Electrical loops may be used to shift energy from one store to another. When teaching electric circuits in schools, this aspect of the behaviour of electric current is the first one to be emphasised.
For example, a battery may be used to run an electric motor, in which case energy is shifted from the chemical store of the battery to the kinetic store of the motor (as the motor spins around) and to the thermal store of the surroundings (as they undergo heating).Power engineers work on a bigger scale: for them it is important to know that a total of 1,078,800,000,000,000,000 joule (1.0728 × 1018 J) of energy was shifted in the 2001/2002 financial year by the UK national grid. Engineers do track the energy in a system in this way. They consider the ways in which the energy in the stores is depleted or augmented and measure this flow.
As any process occurs (such as lighting a bulb with a battery, or lifting a heavy bag up onto a table), energy is shifting from one store to another. In doing so, we can imagine that the energy is shifting along a pathway. The pathway tells us about the rate of accumulation of energy in stores. It gives hints about about the process or mechanism by which energy is shifted between stores and also how much energy is shifted. For example, in the case of the electric circuit, the bulb lights when the current meets resistance in the filament of the bulb. Here energy is shifted through electrical working along an electrical pathway.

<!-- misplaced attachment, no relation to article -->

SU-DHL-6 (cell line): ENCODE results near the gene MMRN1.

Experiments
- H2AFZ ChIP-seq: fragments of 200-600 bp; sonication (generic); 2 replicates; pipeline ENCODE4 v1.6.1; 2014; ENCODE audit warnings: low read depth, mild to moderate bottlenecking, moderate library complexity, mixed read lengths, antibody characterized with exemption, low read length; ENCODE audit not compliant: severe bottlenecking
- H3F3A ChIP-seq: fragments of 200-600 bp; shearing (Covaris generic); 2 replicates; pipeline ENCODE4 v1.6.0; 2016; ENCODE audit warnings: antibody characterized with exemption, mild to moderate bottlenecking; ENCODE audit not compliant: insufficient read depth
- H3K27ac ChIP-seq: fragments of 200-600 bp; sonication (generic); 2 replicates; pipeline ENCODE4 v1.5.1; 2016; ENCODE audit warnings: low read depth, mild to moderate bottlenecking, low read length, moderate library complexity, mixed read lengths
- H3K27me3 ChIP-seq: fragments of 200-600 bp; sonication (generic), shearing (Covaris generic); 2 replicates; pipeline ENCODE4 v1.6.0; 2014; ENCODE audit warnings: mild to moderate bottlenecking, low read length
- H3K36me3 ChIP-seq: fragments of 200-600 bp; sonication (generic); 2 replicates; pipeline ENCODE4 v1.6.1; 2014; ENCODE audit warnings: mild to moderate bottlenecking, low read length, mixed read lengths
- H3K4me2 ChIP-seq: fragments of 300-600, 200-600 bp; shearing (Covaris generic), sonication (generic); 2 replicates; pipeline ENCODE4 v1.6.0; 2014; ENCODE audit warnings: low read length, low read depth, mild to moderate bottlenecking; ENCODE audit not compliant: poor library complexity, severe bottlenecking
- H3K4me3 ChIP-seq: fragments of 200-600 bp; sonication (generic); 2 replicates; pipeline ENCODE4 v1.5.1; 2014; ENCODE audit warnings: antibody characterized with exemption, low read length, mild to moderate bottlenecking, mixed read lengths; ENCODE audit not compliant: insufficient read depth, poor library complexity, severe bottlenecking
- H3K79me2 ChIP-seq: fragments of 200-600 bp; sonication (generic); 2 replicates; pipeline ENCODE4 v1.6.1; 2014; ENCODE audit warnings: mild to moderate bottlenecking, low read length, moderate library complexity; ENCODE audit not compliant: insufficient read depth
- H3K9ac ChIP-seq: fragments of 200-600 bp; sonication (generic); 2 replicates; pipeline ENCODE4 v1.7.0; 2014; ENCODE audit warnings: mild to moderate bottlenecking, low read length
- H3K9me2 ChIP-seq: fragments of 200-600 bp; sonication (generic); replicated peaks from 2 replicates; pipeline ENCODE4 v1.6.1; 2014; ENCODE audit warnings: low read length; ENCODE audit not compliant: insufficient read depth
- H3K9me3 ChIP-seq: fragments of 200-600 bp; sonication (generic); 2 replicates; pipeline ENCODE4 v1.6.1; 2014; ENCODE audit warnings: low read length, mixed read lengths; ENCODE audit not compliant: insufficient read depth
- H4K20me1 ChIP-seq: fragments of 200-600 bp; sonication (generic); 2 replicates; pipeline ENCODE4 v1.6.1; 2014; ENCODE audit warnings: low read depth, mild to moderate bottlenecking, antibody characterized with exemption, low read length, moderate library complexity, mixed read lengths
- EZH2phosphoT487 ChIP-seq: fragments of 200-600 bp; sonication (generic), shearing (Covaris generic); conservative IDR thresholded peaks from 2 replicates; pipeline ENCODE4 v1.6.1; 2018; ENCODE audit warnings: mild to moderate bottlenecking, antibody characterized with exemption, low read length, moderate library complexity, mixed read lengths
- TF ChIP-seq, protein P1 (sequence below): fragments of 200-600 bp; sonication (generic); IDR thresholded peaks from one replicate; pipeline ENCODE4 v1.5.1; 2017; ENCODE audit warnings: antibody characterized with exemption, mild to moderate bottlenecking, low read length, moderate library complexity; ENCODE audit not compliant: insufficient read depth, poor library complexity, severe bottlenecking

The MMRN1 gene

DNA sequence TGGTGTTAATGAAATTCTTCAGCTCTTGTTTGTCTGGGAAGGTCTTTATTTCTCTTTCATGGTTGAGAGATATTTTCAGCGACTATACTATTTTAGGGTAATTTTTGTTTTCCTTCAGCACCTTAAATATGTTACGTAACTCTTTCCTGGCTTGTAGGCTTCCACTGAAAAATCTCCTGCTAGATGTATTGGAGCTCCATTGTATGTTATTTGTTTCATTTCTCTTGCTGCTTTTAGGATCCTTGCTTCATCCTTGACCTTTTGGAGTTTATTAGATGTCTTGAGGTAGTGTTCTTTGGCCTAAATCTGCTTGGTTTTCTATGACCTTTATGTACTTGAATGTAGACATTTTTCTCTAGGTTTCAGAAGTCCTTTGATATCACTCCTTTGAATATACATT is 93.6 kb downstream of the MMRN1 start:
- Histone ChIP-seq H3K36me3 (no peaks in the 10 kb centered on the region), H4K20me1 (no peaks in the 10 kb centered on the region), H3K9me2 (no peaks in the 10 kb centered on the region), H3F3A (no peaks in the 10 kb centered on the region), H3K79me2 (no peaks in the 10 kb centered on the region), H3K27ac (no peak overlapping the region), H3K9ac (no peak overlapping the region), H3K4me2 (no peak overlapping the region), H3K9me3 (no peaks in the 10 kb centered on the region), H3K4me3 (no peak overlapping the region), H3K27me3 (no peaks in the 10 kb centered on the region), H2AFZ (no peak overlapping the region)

In the case of lifting a bag onto the table, this is achieved by applying a force to the bag as it is lifted through the distance up to the table. Here the energy is shifted through mechanical working, along a mechanical pathway.
Energy and pathways
It turns out that there are a limited number of ways (or pathways) by which energy can be shifted from one store to another. We shall focus on just four:
- Electrical working – the electrical pathway.
- Mechanical working – the mechanical pathway.
- Heating by particle movement.
- Heating by radiation – including radiation we can happen to be able to see.
For each pathway you can calculate how much energy has been shifted and this is what enables us to settle on just four pathways (just like the restricted number of energy stores). We will say more about each of these pathways in the following sections.
It is worth remembering that the picture of shifting energy along pathways between stores belongs to the energy perspective. You'd never be able to find, and point at, an energy store or pathway (see episode 02). Having said that, each kind of pathway is based on a very real mechanism (such as a current in a resistor, or a force exerted to lift a bag) by which energy is shifted from one store to another.
So now we can add the idea of pathways to our descriptions of energy being shifted between stores. This will not always be necessary, but in some situations this description leads to a calculation of the changes in energy. The pathway can give us information about how much energy is being shifted to or from a store.